In which Ricky Young brings the now-traditional MostlyFilm HOT TAKE to the Who series opener, and is just glad that hot takes are supposed to be short.
Hands up – who was looking forward to Doctor Who coming back? You were? Good for you! Despite the ultra-low energy of the trailers, and the prequel shorts, and any cast-and-crew interviews you may have seen, if you were still jazzed up to the nines to see the Doc back on your screen, then you were in luck. This episode was designed exactly for you. Hope you enjoyed it!
If you were holding anything less than a Reasonable Chub for it, the message was clear – “Go fuck yourself, buddy. We’re busy here.”
We liked lots of series eight, honest. And we like Capaldi, even if he’s not yet become the epic draw we’d hoped. But for every super-annoying tic that Executive Producer and Head Writer Steven Moffat seems to get out of his system, another one pops up like some grumpy, graceless, curly-haired whack-a-mole, and has our eyes rolling up into our skulls like they’ve been dragged there by bored cats.
Happily for everyone, this was the first half of a two parter – two-parters being so in right now – so in a week’s time even if we’re proved totally wrong about everything, we were only sitting in judgement on a half-completed work anyway, so all will be jake
1) As we’ve noted before, few can open a show like Moffat, and the little boy caught up in an endless conflict and needing rescued turning out to be flippin’ DAVROS was brilliant.
(Unless, and this may be hard for certain people to understand, you don’t actually know or more importantly care who Davros is – more on this later.)
2) The cast, of course. Julian Bleach as the now-dying Dalek honcho hit every note required of him, Michelle Gomez’s distaff take on the Master remains an unhinged delight (although if you’re after further middle-aged Scotch couples bickering with backstory-heavy insights into shifting male/female power differentials, simply head to the Clydeside IKEA at the weekend – they’ve got loads of it.)
3) That the story bends heavily to 1975’s original-series highlight Genesis Of The Daleks is exciting too; even casual fans might remember Tom Baker’s toothy angst over whether to do the Daleks in once and for all – handily, we were given a reminder as the plot-gears crunched just in case your forty-years-ago telly knowledge ain’t all that – and it looks like a big old balls-out moral quandary to kick the season forward is on the cards. If it works, then GRATE. Yes, I said it. That would be awesome.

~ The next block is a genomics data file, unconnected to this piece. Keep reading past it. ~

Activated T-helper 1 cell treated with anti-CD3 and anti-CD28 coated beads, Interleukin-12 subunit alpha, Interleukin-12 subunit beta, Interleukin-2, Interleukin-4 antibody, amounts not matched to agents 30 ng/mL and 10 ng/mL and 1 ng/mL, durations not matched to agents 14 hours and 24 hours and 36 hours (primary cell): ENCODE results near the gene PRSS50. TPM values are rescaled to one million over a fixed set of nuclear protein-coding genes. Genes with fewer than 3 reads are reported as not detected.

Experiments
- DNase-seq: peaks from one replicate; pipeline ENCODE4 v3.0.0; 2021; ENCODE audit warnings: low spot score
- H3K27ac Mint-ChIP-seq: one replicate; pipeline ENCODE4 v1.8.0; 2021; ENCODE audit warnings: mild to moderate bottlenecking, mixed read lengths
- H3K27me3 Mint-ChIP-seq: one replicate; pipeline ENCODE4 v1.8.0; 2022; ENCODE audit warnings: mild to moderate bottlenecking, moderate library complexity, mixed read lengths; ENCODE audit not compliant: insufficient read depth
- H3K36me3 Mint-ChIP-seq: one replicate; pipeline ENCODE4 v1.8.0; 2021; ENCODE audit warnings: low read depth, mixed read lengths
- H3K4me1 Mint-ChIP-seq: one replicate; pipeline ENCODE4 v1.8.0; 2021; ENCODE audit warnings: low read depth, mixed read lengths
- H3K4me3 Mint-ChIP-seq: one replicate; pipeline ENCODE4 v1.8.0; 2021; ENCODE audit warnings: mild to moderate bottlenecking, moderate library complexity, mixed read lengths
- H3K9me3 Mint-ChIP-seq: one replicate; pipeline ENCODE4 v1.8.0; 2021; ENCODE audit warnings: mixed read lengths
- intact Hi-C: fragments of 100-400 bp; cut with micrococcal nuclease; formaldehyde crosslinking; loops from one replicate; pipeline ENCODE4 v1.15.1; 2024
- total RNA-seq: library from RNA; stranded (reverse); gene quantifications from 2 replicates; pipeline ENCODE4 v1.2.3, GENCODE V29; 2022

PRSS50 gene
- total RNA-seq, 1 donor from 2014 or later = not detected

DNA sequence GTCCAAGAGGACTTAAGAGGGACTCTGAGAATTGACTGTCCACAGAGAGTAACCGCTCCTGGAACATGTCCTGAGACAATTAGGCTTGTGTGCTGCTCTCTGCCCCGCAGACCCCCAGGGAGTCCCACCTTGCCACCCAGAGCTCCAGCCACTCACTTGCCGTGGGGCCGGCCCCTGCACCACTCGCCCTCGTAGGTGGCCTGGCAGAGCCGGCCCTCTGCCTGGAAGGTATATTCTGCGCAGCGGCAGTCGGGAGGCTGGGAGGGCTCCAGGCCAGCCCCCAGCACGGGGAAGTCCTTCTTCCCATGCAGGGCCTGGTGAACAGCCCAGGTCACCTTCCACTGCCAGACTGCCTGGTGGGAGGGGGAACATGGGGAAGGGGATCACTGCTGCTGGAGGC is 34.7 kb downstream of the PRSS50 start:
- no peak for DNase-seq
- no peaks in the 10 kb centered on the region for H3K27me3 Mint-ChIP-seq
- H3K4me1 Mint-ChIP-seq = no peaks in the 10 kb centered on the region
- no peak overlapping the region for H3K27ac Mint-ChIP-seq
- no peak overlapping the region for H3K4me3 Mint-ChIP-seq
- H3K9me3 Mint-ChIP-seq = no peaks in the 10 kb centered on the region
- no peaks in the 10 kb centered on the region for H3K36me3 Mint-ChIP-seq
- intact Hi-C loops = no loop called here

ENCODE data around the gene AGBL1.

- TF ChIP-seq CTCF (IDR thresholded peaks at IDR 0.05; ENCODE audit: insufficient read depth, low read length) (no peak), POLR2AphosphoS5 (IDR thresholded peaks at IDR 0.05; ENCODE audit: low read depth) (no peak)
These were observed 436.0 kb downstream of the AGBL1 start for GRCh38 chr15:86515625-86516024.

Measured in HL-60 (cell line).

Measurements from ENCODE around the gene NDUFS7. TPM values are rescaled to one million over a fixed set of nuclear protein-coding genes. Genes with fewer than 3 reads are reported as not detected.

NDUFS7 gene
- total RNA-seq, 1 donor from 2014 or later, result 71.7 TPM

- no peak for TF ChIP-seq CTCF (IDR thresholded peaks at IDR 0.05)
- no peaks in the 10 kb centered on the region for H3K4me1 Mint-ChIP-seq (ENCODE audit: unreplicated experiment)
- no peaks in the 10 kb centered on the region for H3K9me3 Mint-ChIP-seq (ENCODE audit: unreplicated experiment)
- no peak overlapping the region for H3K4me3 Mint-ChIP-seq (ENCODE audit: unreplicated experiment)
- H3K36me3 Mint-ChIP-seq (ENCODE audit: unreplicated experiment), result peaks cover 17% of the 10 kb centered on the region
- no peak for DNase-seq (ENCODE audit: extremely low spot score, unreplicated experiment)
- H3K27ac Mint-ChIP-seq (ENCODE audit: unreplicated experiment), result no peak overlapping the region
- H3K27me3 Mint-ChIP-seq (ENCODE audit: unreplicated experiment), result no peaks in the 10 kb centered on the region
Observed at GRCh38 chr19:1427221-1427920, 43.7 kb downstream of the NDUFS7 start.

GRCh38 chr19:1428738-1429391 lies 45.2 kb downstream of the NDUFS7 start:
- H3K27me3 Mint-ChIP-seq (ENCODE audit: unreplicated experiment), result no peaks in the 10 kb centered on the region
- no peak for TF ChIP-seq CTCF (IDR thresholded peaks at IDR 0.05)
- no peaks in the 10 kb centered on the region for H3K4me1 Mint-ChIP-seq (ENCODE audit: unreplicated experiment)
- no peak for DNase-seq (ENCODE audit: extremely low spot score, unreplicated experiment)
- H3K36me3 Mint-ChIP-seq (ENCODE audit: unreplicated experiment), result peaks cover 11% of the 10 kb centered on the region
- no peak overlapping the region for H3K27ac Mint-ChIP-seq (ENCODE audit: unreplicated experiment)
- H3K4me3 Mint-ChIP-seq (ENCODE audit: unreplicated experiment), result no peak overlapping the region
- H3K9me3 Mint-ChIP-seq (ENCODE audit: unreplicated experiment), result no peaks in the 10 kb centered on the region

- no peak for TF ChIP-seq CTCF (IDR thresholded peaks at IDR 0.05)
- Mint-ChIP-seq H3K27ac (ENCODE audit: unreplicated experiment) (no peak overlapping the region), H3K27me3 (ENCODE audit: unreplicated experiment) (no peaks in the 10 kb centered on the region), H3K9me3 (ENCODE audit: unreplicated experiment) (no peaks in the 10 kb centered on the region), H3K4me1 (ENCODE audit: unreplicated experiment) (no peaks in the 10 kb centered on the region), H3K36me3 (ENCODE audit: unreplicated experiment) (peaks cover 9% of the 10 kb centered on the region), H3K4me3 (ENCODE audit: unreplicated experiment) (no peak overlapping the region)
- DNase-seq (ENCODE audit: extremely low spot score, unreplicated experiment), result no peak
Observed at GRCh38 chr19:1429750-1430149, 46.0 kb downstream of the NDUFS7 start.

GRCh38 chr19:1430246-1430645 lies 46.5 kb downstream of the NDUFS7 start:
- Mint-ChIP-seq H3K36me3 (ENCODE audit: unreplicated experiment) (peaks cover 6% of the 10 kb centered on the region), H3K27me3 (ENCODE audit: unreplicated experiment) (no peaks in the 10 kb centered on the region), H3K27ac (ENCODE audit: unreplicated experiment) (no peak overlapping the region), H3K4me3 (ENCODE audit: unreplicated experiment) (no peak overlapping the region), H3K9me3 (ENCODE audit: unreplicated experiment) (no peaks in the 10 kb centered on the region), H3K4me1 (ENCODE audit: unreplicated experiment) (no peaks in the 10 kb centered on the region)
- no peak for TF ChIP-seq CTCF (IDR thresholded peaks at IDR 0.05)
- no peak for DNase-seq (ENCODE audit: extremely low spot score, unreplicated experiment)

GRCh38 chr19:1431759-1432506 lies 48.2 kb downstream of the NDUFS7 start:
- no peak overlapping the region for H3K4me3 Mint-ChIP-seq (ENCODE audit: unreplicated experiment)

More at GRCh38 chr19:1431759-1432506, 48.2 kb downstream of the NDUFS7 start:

1) If, on the other hand, you weren’t steeped in Who from soup to nuts, you were in deep trouble.
The reboot’s now-decade-old freshness and zip came directly from jettisoning everything that had ever dragged Doctor Who down and keeping only the iconic essentials. Now, over time, the obsession with the programme’s history, the constant low-level bubbling continuity concerns and the near laser-like focus on pleasing only those who were going to be pleased anyway? It’s threatening to strangle the show.
It was a first episode, mind, packing in everything but the kitchen sink to get matters up and running, and that’s okay, to a degree – you’ve got to show off a bit to get people’s attention. The risk is that there’s so much storyline, thuddingly flagged up (by obvious exposition or confusing omission) as tied to other, irrelevant storylines, that if you’re not actively pre-invested then watching it feels like a schlep rather than a joy.
And so from our position, the Official MostlyFilm Benefit Of The Doubt at this point is hanging on Moffat’s reputation for tying up complex and overbearing plots neatly and satisfyingly.
“Oh”, as you may very well say at this point, possibly remembering all of that How Did He Survive That? Oh I Don’t Now Give A Fuck from Sherlock, “dear”.
Remember when this sort of thing happened before with Doctor Who, in the mid-eighties? Well, we all recall how that turned out. Or, unbelieveably as it may seem to the production team, maybe you don’t – it’s not a crime, although watching this episode you might start to think that it is.
2) Lumpy-faced snake dude with a head like an unappetising penis? God he was boring. (Note to self: get penis checked.)
3) Oh, by the way, tell you what? We had a weird dream last night, with a tank, and a guitar, and Peter Capaldi being uncharacteristically charmless and grating and everything was slap-your-thigh embarrassing and pointless and shit. It went on for about ten whole minutes! Man, we’re so glad that never happened.
So, a handful of plot, some nice visuals – even if Moffat’s magpie-like tendencies are getting a bit much (Guillermo del Toro and George Miller might be on the phone to their lawyers right now) – well-ish-disguised filler, a pleasing lack of corridor-running and a slightly-annoying if sorta-cool cliffhanger? Big deal, we’ve been here before. We’ll get a big old pointless run-around next week, with none of the dead people being dead and a lukewarm technobabble finale served with a fat slice of reset-button as a side. We’re sure of nearly all of that, although we’re using our pulpit as a snarky, pointless corner of the internets that’s actually a grown man talking about Doctor fuckin’ Who to wish, wish, wish that we’re dead wrong.
We won’t be. Tired is the word – this is a tired franchise, initially revived by something of a genius (who was later similarly ground down) and currently served by something of a hack. Going by this episode, if you handed the script to a commissioning editor today, you’d be laughed out of Media City, and rightly so.
This show needs a some sort of physician, or healer, or sawbones or quack, and it needs it right now. We’re sure there’s another synonym here we could use, but nothing’s coming to us.